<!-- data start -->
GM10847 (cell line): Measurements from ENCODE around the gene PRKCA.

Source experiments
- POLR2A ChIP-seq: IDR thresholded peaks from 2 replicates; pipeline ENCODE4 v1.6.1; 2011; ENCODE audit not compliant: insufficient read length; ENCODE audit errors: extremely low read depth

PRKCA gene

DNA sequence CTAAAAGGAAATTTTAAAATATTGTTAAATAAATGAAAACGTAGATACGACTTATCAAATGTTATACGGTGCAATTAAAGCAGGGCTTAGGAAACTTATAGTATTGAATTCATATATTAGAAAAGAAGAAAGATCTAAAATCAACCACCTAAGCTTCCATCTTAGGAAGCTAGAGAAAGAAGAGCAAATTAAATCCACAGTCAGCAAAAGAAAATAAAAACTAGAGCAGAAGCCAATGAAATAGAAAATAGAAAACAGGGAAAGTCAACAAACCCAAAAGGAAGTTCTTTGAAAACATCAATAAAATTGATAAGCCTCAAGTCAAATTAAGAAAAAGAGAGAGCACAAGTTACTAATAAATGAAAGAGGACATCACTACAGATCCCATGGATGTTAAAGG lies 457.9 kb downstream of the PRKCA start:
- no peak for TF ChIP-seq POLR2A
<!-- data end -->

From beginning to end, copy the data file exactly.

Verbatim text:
GM10847 (cell line): Measurements from ENCODE around the gene PRKCA.

Source experiments
- POLR2A ChIP-seq: IDR thresholded peaks from 2 replicates; pipeline ENCODE4 v1.6.1; 2011; ENCODE audit not compliant: insufficient read length; ENCODE audit errors: extremely low read depth

PRKCA gene

DNA sequence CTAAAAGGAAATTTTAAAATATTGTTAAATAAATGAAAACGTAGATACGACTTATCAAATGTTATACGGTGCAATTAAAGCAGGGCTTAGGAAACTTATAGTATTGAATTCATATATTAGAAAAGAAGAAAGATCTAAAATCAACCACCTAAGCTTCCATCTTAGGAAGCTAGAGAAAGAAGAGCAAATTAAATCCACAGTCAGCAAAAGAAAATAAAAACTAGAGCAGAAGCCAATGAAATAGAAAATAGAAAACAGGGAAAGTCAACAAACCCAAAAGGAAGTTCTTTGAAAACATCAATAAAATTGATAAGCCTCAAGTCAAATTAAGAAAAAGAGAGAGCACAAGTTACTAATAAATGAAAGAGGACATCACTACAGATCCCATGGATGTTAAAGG lies 457.9 kb downstream of the PRKCA start:
- no peak for TF ChIP-seq POLR2A